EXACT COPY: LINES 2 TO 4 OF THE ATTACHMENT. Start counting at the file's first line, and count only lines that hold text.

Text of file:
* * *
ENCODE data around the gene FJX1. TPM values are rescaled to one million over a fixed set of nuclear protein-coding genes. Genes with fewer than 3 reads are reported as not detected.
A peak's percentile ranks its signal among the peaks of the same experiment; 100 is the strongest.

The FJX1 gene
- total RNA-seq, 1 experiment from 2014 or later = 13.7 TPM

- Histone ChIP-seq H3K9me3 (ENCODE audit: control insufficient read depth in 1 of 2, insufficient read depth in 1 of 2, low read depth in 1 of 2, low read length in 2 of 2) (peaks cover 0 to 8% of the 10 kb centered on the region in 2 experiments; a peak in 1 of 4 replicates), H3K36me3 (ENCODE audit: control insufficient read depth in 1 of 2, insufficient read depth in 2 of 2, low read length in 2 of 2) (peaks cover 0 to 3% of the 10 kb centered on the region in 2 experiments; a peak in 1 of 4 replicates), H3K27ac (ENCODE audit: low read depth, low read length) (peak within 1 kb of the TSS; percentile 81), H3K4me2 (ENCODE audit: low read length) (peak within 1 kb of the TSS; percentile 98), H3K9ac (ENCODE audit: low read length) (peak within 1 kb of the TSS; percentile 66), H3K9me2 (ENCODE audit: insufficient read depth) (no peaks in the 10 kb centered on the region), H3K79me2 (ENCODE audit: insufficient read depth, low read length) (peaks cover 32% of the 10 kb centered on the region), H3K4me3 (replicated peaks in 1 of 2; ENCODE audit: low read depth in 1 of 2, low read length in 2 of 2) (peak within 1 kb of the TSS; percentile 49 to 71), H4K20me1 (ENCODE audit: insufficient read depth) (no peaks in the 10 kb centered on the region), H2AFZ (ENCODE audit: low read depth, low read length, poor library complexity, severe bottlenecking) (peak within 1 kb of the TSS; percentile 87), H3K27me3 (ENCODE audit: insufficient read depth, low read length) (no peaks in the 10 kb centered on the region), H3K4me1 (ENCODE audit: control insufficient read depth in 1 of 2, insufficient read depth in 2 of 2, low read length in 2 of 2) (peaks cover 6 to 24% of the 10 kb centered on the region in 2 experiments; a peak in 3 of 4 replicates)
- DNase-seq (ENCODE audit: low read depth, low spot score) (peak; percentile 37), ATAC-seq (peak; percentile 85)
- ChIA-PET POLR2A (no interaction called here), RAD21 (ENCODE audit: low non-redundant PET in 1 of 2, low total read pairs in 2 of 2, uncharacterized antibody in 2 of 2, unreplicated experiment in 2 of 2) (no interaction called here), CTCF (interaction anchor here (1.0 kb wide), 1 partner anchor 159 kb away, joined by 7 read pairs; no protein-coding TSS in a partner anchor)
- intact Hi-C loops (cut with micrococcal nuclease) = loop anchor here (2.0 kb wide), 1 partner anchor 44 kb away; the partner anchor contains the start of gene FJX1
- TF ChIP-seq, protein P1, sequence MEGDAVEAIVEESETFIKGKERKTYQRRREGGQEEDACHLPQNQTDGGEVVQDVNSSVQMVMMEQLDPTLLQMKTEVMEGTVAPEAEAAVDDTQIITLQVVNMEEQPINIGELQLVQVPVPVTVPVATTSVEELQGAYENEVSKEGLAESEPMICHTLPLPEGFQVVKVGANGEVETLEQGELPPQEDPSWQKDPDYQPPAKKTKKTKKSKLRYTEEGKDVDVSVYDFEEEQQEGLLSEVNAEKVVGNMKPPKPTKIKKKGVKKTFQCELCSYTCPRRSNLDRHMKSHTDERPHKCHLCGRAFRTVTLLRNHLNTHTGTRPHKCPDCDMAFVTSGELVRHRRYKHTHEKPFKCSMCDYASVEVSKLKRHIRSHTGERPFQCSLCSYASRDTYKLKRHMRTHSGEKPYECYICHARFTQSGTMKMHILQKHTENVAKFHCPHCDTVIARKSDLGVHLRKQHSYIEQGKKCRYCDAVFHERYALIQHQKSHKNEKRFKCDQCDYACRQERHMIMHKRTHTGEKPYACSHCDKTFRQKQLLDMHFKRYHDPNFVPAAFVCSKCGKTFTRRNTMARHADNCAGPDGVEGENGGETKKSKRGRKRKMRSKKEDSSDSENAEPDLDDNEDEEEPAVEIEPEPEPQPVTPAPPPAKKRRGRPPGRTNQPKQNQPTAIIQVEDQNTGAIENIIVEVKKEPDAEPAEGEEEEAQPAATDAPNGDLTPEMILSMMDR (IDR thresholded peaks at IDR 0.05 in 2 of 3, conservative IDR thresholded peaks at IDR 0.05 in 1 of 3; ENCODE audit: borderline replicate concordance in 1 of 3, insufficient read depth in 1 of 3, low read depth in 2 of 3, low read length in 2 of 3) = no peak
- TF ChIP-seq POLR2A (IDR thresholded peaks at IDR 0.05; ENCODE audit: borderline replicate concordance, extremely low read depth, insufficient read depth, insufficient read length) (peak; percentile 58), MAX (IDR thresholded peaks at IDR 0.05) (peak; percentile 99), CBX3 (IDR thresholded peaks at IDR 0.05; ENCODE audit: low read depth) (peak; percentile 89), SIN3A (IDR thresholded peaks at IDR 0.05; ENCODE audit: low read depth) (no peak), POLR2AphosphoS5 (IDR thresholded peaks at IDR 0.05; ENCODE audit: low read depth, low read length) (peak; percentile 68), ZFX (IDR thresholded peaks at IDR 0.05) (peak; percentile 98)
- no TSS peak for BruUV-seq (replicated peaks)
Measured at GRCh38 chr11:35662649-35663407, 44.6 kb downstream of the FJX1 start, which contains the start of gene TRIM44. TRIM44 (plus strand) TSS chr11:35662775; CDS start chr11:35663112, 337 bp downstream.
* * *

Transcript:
A peak's percentile ranks its signal among the peaks of the same experiment; 100 is the strongest.

The FJX1 gene
- total RNA-seq, 1 experiment from 2014 or later = 13.7 TPM